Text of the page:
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Student safety, teacher salaries hot topics at Prince William School Board Chair debate | #schoolsaftey

Rist, Lateef, Mehlman-Orozco

Dr. Kim Mehlman-Orozco came out swinging against Prince William County School Board Chairman At-Large Dr. Babur Lateef during the first, and so far, only debate in the race to lead Virginia’s second-largest school division.

The author and research scientist who has appeared on the Fox News Channel proved to be a tool for the Prince William Education Association, which is engaged in collective bargaining with the school division for higher teacher pay. Throughout the hour-and-a-half debate, Mehlman-Orozco demanded teachers be paid more and offered little opinion or insight into the other questions posed to all three candidates.

“The number one way to make teachers happy is to vote Dr. Lateef out of office. The teachers union does not support him,” said Mehlman-Orozco.

Lateef voted with most other Democrats on the school board to usher in collective bargaining into the school division in 2022 after the county’s teachers’ union applied pressure. After the vote, the school division developed a policy governing how it would allow the teachers union to bargain for higher salaries, effectively replacing the decades-old “meet and confer” process that allowed department heads to meet with the superintendent to share staff concerns.

Lateef, an ophthalmologist with offices in Woodbridge and Manassas, has been on the school board since 2018. He has approved teacher salary increases nearly every year since he’s been on the board to help the public school division compete with other Northern Virginia localities in retaining teachers and attracting new educators.

“No one has been able to deliver the raises I have,” said Lateef. “We have work to do to keep up with the pay scales of other Northern Virginia jurisdictions. Collective bargaining is an ongoing effort. It’s not done.”

In 2022, the average Prince William County teacher salary was $73,250. According to the Virginia Department of Education, Fairfax County teachers make $79,700, Manassas teachers make $72,000, and Stafford County teachers make $55,000.

When asked about the school division’s overcrowded student population and what to do about it, and whether or not the Prince William school board did the right thing by ignoring Gov. Youngkin’s newly-issued model policies about notifying parents if a child wants to be called by a different pronoun, Mehlman-Orozco evaded the questions and turned the attention back to teachers salaries.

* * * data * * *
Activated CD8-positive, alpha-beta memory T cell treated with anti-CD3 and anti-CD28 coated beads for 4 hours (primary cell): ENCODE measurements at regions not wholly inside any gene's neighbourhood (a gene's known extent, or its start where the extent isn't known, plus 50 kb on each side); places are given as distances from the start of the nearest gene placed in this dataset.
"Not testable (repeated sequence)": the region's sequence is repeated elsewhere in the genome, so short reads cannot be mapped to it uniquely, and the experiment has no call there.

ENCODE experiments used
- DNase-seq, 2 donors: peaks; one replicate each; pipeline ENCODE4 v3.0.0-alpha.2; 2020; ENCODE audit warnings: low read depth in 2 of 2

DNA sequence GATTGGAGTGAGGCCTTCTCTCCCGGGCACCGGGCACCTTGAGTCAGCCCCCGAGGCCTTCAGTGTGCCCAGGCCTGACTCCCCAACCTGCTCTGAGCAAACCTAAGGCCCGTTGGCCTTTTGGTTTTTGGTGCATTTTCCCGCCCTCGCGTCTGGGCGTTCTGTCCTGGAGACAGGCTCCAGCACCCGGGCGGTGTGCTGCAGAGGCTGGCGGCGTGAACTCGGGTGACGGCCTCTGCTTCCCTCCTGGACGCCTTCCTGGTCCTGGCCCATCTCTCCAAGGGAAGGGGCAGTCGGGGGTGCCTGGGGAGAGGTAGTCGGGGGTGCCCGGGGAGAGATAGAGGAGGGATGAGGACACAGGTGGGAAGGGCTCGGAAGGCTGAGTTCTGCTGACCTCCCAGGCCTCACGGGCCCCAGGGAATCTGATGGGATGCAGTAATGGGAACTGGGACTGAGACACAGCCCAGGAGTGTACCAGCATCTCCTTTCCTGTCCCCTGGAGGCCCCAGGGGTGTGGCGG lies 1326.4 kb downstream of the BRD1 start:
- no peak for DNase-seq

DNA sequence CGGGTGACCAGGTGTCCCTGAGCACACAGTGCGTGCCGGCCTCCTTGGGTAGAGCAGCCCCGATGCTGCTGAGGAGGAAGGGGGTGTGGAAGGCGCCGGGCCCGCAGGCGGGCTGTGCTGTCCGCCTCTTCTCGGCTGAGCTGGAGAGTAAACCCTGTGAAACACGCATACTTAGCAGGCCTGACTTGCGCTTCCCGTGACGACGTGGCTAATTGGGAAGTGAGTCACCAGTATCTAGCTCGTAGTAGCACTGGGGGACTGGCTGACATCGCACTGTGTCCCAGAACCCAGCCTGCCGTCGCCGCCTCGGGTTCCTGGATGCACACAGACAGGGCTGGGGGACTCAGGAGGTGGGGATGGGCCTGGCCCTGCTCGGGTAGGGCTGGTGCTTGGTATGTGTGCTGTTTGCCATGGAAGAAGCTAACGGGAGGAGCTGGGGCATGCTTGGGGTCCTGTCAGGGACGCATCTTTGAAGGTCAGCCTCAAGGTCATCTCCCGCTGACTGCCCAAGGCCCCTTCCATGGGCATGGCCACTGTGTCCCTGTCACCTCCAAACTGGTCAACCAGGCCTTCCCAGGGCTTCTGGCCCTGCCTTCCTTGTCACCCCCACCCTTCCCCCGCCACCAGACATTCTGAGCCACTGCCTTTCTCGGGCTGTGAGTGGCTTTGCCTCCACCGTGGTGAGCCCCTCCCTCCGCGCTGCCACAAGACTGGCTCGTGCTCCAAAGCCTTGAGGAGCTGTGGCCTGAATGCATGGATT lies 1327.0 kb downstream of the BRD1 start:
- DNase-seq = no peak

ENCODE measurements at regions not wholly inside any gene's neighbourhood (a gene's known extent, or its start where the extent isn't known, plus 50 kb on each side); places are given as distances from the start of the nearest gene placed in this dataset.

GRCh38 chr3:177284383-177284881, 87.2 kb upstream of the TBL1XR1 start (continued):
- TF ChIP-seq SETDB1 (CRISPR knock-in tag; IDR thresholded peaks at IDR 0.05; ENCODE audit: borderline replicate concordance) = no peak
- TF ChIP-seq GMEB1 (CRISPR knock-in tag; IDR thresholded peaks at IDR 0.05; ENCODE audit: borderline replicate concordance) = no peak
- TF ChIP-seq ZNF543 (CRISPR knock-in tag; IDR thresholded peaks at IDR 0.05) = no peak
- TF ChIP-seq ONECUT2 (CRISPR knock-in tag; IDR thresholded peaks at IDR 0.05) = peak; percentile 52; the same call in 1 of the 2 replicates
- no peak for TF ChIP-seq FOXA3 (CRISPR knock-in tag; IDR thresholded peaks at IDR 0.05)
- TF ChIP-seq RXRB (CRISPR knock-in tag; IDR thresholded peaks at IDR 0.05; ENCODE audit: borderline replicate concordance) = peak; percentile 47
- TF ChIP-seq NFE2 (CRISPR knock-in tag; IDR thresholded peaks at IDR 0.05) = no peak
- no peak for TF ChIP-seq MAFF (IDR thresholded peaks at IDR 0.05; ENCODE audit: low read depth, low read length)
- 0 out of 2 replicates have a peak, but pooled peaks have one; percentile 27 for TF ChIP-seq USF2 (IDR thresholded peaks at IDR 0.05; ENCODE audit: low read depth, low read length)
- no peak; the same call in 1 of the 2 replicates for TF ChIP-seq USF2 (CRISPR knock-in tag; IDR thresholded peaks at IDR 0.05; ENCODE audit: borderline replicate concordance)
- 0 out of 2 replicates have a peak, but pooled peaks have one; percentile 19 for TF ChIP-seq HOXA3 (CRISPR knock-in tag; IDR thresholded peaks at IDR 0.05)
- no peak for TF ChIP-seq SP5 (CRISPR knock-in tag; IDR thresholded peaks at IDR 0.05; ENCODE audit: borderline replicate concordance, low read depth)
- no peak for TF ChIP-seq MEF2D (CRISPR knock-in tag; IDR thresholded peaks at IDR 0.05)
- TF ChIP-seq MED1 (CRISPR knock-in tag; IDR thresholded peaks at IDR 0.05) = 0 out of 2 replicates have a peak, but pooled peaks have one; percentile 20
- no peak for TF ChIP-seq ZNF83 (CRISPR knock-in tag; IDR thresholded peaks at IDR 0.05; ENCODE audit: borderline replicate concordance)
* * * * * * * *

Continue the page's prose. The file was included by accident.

“I’m not going to sit here and BS an answer and try to make my way through it,” said Mehlman-Orozco.

Carrie Rist is running to unseat Lateef with the Republican Party endorsement. Like other local GOP candidates this election cycle, the former school teacher turned homemaker focused on public safety. The violent crime rate has risen 70% in Prince William County since 2019.

Rist hammered Lateef over student bullying and multiple incidents of guns and other weapons found in schools over the past two years, which she said creates a culture of fear for teachers and leads to more student distractions.

“There should be no tolerance for those making threats in schools and for those finding weapons in schools,” said Rist. “Let’s protect our schools like we protect our banks.”

Rist said she’ll fund a police officer (school resource officer) in each county’s public schools. Today, 24 of the county’s 95 schools have police officers assigned to them.

Last year, the school board used leftover federal coronavirus funds to hire security guards. The school division is installing Evolve metal detectors at middle and high schools. The high-capacity metal detectors detect guns and are commonly used at concert venues and stadiums.

“The Evolve system was just purchased. We’re implementing them as they go; it is just one solution of many. We had town halls last year on security. The safety stats are concerning, but out of 100 schools and 90,000 students, we’ve done a good job keeping students safe,” said Lateef.

Rist hammered the school board for ignoring the governor’s new model policies requiring schools to notify parents if their child aims to change their gender.

“Parents have to be part of the process. This is a hard topic. We need more dialogue and less political decisions,” said Rist, who added girls shouldn’t compete with boys on the sports playing field.

“It’s wrong to expect girls to compete with biological boys. We can’t destroy countless girls’ dreams in the name of politics,” said Rist.

Lateef defended the school system, saying it complies with state and federal law and has a process to have counselors work with parents of children who say they want a sex change. He said he’ll continue to focus on student success, improving school buildings, and increasing teacher pay.

The Prince William Committee of 100 hosted the event online via Zoom. Prince William Times Publisher Scott Elliot and Managing Editor Jill Palermo moderated the debate.

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